Airbnb – the peer-to-peer online holiday rental site – is a gateway to cities, towns, and – increasingly – rural areas for holidaymakers. According to a report published by the company last September, between July 2016 and July 2017, close to 2,500 villages, towns and cities (a total of 168,000 listings) hosted 5.9 million visitors.
A glance at the map of homes listed on the site shows that there are properties in every nook and cranny of Britain. You can stay in a wigwam on the Orkney island of Westray; a cosy cottage in the Cumbrian village of Gilcrux (population 299); a room in a riverside apartment in the middle of the Brecon Beacons; or a clifftop house in Porthgwarra, a coastal village in southern Cornwall.
Airbnb is transforming the way we travel around rural Britain, but for better or worse?
The site is making rural travel easier due to the obvious benefits that come with a sharing economy platform: there’s the ease of booking and paying, there are more locations in unusual places and it’s often cheaper than traditional hotels and B&Bs.
Between July 2016 and July 2017, the number of UK residents travelling within the UK and using Airbnbs was up by 64 per cent. Airbnb said in their UK Insights Report: “Residents are able to travel within the UK, and explore new and lesser-known destinations, thanks to the variety of unique and flexible accommodation.”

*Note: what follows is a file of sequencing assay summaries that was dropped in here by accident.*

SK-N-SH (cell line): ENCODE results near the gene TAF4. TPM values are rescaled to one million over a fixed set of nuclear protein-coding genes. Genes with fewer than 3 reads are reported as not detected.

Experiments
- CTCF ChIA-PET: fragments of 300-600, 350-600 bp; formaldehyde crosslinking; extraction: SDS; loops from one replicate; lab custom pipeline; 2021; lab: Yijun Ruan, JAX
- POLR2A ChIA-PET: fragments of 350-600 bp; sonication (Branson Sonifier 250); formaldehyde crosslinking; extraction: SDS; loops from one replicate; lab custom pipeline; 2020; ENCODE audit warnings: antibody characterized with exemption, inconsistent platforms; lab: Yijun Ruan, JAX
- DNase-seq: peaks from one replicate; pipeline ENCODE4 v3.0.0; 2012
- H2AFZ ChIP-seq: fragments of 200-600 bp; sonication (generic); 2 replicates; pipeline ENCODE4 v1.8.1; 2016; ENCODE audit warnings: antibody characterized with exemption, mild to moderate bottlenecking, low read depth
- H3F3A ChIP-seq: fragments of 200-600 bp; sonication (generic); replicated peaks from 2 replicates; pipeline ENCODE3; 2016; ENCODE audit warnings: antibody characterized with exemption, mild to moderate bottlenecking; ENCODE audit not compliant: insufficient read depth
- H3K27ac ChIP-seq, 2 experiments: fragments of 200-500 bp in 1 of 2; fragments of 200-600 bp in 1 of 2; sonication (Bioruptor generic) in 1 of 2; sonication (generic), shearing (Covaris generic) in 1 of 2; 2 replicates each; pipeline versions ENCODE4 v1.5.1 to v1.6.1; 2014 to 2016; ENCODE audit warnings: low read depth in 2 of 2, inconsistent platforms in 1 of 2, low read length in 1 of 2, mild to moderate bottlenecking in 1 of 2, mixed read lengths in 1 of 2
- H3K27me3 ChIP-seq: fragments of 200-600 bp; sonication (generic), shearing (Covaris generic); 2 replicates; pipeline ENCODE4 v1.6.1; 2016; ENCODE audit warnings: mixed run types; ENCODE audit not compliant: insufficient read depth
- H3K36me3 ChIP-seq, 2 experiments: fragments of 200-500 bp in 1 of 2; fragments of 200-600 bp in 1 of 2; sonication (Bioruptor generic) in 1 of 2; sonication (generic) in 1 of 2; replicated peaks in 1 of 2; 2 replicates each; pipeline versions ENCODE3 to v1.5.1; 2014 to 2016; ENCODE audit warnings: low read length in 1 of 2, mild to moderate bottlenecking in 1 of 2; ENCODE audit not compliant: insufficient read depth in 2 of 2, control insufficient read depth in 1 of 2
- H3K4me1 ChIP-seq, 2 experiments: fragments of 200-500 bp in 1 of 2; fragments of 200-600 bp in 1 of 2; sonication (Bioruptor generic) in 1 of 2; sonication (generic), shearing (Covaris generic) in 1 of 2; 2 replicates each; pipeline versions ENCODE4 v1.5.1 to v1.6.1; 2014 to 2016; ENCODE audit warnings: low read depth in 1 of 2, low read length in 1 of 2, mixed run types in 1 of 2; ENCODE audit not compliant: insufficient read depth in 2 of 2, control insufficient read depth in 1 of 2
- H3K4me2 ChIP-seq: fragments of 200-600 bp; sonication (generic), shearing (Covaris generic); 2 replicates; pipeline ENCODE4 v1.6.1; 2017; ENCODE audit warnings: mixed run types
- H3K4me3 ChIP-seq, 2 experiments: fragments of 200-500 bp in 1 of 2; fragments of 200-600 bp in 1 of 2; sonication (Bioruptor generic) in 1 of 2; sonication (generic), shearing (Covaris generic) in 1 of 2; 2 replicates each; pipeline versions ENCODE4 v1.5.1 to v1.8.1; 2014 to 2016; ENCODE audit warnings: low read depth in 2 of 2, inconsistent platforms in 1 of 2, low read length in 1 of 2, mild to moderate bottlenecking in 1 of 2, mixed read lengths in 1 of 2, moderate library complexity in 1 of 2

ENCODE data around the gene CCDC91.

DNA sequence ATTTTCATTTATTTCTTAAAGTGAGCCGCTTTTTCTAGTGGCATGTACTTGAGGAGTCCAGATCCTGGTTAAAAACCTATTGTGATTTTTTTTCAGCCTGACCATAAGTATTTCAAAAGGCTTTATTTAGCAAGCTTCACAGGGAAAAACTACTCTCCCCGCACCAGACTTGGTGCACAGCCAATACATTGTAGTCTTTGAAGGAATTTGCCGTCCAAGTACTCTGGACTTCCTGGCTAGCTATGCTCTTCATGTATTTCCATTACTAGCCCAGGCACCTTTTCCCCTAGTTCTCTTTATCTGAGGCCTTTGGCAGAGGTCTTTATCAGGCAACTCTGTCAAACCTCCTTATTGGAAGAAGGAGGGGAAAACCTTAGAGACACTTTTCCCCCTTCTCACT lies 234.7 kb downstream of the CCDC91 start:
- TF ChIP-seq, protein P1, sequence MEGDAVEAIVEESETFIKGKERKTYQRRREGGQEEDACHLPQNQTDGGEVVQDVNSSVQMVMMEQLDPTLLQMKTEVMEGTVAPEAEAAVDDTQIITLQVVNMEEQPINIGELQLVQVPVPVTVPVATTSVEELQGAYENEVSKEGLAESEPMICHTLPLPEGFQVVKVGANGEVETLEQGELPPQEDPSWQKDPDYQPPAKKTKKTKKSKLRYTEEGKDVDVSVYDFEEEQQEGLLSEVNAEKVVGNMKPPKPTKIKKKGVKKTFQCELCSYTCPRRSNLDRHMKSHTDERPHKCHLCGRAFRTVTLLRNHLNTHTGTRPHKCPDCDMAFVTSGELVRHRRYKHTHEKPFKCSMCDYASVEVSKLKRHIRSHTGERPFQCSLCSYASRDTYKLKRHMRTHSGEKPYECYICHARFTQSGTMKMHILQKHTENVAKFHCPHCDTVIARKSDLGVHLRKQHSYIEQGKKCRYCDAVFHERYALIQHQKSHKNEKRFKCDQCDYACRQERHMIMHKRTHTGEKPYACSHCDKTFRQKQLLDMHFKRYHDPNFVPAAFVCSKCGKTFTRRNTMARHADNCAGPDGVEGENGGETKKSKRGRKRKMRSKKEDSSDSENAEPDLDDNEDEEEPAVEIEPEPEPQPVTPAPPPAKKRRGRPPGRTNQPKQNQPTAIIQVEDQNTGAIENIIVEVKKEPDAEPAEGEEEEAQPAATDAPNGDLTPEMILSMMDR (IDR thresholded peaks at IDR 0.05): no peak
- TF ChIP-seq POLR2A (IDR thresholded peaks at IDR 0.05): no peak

Mirco Musolesi, from University College London and co-author of the study Who benefits from the ‘sharing’ economy of Airbnb?, agrees that the site has made exploring rural destinations more efficient. “People might already be trying to go to this area through a classic B&B or other types of accommodation,” he says. “With Airbnb, it’s easier to find places. It’s easier to access these properties.”
Olly and six friends from London went away for New Year, finding a house near Aberystwyth. “You can find a property that matches your specific criteria and Airbnb opens the door to many places you may not have considered visiting before,” he says.